While Dave and I were watching the closing keynote Thursday we were both cringing. The videos were too long, they weren’t being played at the right times, the band wasn’t able to rehearse with the guests beforehand so they weren’t right on cue, the mics were feeding back when they worked at all. The Rhythm was completely off. What we thought could have been our best closing keynote ever was falling apart before our eyes.  We felt terrible for Chris Brogan who had agreed to host the show and kept trying to get it back on track.

Then we saw the reactions. People weren’t complaining about the production, they were complaining about the content.  Andrew Breitbart was too political for some, Shauna Glenn’s video was demeaning to women in technology said others, How could we allow Sara Benincasa to perform a very adult stand-up routine where she eviscerated literally everyone and everything we had been talking about for the last three days after we had asked Danny Brown and Gini Dietrich to change the original title of their blog post from “Doucheblogs and Spin Doctors” to something else?

After reading some of the posts and comments, we were relieved. This was something we could defend. Dave, Deb, Patti and I were all talking to each other in a series of phone calls and I asked Dave to just record the conversation we were having.

I think this better explains why we chose the format and the guests we did so please listen to that at the bottom of this post.

We do need to apologize to anyone who was offended by the humor and who felt like they were not warned sufficiently ahead of time. We thought we had made this clear in the show directory, in our email newsletter, on our blog and the online schedule but we obviously completely failed.

Please accept my personal apology for that. I promise you it will not happen again. People will know full well going in what to expect.

We would also like to apologize to our panelists and our host Chris Brogan for any negative reactions they may have received because of their participation. We wanted this to be fun for everyone. Dave and I are responsible for this, not anyone else.

That being said even with the complaints we still believe there is a place for this type of content at BlogWorld.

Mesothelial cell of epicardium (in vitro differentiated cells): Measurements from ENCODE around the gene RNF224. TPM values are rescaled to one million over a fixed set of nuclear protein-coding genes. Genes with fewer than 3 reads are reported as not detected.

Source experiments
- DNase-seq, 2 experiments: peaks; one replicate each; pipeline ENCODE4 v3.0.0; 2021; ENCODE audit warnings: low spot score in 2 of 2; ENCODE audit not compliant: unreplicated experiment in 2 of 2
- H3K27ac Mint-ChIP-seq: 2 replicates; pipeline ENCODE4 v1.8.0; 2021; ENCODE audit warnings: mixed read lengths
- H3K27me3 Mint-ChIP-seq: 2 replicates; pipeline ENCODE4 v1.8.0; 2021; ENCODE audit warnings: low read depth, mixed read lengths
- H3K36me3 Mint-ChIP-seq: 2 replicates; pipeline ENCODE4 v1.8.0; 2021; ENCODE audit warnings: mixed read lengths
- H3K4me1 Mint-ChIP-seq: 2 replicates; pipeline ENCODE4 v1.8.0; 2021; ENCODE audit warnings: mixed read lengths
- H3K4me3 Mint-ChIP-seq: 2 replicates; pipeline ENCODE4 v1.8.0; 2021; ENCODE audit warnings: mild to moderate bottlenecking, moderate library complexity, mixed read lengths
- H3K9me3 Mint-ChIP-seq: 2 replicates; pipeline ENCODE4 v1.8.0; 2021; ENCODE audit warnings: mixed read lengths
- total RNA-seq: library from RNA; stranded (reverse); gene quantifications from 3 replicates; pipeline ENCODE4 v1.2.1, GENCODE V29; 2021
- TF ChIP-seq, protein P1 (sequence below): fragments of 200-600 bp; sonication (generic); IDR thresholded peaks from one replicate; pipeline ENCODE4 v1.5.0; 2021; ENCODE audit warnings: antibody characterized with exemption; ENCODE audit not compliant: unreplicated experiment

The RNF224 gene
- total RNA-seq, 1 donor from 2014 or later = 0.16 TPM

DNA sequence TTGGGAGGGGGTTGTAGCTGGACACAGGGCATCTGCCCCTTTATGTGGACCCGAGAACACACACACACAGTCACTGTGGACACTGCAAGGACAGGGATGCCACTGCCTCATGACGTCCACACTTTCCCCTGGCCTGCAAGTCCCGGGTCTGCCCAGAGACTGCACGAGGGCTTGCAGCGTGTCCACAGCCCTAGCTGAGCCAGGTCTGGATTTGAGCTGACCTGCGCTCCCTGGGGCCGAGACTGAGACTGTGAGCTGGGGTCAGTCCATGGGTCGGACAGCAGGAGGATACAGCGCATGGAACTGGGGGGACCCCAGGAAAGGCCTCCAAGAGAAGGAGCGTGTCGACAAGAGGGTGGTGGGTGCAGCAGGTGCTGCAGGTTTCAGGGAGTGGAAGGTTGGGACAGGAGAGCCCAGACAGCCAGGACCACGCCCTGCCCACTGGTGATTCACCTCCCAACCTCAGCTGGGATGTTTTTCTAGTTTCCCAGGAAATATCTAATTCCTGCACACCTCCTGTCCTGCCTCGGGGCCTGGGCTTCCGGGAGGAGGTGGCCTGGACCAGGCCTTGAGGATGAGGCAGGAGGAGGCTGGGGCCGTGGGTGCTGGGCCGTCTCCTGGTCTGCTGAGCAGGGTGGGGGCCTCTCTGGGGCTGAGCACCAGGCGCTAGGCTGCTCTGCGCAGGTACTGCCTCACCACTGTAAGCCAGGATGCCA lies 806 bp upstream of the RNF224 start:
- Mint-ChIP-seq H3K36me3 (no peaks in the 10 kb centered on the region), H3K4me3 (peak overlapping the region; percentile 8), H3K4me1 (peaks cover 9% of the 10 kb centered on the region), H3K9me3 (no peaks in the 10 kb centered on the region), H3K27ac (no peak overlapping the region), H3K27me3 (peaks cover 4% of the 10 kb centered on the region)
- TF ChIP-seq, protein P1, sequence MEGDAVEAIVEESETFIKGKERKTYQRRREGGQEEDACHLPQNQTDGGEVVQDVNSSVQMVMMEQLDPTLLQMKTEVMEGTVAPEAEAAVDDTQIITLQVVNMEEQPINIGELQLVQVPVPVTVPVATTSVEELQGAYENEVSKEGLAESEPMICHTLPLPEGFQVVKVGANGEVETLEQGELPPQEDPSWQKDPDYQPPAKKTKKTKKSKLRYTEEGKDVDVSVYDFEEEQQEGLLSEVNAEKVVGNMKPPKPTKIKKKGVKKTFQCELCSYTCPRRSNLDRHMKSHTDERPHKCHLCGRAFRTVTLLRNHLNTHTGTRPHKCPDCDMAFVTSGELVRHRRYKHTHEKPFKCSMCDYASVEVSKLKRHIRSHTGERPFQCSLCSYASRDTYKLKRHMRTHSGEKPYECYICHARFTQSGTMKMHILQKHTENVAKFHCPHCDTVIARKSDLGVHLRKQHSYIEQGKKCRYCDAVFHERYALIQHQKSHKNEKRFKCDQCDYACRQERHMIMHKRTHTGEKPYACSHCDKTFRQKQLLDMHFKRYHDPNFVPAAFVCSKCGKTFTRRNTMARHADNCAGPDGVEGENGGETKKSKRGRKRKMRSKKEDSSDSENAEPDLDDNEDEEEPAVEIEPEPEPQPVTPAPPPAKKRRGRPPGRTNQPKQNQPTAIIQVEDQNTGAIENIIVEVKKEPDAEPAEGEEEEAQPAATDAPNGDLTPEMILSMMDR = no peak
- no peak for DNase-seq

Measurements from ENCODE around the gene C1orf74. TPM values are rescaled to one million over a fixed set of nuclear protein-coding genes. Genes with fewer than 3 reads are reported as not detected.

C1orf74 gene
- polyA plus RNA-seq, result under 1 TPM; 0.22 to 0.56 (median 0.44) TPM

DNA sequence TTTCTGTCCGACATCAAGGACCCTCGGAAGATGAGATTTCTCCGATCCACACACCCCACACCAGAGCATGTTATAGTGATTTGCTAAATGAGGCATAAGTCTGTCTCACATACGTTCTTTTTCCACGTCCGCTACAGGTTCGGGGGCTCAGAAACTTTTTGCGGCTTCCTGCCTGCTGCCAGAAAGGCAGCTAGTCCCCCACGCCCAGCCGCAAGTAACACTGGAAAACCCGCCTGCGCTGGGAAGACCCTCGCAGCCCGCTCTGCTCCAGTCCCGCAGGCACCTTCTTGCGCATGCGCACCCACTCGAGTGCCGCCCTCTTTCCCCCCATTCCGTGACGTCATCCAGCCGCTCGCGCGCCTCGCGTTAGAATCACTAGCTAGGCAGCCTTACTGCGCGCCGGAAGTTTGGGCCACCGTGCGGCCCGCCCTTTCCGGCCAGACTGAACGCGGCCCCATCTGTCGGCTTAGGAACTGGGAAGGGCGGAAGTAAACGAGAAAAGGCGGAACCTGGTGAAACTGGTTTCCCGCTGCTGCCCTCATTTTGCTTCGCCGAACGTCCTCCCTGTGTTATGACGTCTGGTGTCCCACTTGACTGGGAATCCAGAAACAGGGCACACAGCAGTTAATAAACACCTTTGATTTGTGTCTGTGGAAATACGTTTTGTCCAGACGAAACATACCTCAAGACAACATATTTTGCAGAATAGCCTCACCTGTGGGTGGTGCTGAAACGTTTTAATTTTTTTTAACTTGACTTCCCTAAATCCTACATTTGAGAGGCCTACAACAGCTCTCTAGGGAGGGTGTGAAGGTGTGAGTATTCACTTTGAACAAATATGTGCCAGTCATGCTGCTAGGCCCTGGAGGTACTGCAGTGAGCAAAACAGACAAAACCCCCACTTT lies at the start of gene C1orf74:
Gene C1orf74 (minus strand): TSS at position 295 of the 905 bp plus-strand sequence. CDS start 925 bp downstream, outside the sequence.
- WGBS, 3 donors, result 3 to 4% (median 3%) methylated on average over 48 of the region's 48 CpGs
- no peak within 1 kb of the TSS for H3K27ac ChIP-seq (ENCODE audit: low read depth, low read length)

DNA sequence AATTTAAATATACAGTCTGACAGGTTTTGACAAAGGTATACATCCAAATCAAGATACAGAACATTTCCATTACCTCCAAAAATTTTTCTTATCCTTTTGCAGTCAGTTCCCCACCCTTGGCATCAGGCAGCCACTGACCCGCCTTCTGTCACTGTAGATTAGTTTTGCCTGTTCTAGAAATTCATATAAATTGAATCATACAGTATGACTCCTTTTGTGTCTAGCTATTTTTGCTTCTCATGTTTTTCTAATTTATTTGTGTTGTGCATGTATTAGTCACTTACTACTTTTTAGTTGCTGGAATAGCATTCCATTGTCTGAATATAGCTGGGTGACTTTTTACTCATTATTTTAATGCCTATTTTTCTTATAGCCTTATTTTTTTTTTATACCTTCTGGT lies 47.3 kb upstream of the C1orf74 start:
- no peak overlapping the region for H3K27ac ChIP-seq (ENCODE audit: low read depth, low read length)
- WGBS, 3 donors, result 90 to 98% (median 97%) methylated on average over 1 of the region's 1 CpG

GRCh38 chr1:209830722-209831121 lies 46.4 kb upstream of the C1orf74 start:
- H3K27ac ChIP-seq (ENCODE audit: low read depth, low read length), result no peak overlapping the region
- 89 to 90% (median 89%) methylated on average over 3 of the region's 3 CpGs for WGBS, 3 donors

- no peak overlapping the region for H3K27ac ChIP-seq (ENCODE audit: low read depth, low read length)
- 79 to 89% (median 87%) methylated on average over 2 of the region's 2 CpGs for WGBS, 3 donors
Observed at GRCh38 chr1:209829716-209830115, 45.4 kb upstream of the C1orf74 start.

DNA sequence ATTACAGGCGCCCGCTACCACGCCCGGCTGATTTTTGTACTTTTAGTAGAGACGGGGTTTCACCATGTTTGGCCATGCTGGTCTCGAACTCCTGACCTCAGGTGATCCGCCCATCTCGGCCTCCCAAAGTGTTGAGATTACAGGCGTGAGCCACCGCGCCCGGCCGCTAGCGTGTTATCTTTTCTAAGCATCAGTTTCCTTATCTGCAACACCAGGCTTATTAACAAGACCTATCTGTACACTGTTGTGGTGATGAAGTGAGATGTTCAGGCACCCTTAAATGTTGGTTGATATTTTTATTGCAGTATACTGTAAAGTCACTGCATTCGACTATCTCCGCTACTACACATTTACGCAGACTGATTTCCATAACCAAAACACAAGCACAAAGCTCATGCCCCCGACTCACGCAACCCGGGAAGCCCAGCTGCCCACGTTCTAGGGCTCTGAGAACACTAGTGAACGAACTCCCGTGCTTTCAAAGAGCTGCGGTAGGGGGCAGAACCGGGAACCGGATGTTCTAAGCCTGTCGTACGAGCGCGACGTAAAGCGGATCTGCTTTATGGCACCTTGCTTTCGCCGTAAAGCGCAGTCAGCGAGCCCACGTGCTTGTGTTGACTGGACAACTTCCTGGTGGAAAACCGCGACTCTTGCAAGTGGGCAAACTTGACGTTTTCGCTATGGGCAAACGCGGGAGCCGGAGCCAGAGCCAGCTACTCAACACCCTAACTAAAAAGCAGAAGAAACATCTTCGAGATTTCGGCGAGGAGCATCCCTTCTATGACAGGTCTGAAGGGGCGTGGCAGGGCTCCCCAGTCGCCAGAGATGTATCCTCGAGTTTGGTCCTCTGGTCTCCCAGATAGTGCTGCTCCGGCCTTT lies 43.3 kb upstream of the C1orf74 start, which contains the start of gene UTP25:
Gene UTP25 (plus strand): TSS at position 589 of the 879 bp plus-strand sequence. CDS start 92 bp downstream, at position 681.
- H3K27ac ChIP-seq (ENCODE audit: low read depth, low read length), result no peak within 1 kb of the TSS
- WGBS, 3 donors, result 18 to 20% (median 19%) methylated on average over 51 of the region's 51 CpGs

Our industry is made up of millions of communities and content creators and hundreds of thousands of genres. We believe we have a responsibility to represent as diverse a group of these communities and styles of digital content creation as possible.  We owe it to all of you. We owe it to each other.

In his segment Andrew Breitbart told the story of how when Bill Maher said some very offensive things on his old TV show Politically Incorrect it was Shawn Hannity and Rush Limbaugh who came to his defense. Bill Maher wrote a personal letter to Limbaugh to thank him. The men couldn’t be further apart in their world views and throw hammers at each other daily over the airwaves but at the end of the day, they are all part of the same community of content creators.

This is a lesson we in new media can learn from some in the old media.

We would love to hear your feedback as well. How do you suggest we present this type of content in the future?

Are we completely off base?

How to be a Funny Blogger…Even if You aren’t Funny


“Everyone is funny. Trust me.”

Against my better judgment, I actually do trust Jordan Cooper. I was lucky enough to meet him at BlogWorld 2010 and was stoked to see him on the speaker list for our inaugural BlogWorld New York. His session on how to write funny blog post was one of the first at the conference; here are the main points he covered:

  • You don’t have to be hilarious to be a funny blogger. People expect stand-ups to be funny, so they have to be REALLY good. If no one expects you to be funny, it’s just an added little bonus if there’s a little humor.
  • Humor works so well online because sharing a joke is as rewarding as coming up with the joke yourself. Think about what you share online – I bet many of the links are humor-based.
  • There are two parts to a joke: surprise and context. You want to catch your readers off guard with the punch line, but they have to have working knowledge of the subject matter or they won’t understand why it’s funny.
  • Start by brainstorming all the things that are stereotypically part of your topic. Then spiral out from there – what else is related to those topics? How can you make a comparison?
  • “No matter what you do someone will be offended. If no one’s offended, it’s not funny.” (best quote of the sessions, in my opinion)
  • Every joke has a target (the person or thing you’re making fun of). Don’t make the target a sympathetic character or you’ll look like a jerk. The person has to be “above” the audience.
  • If you want to make a joke about the audience, make it self-deprecating. You’re the one who is the fish out of water, who doesn’t understand.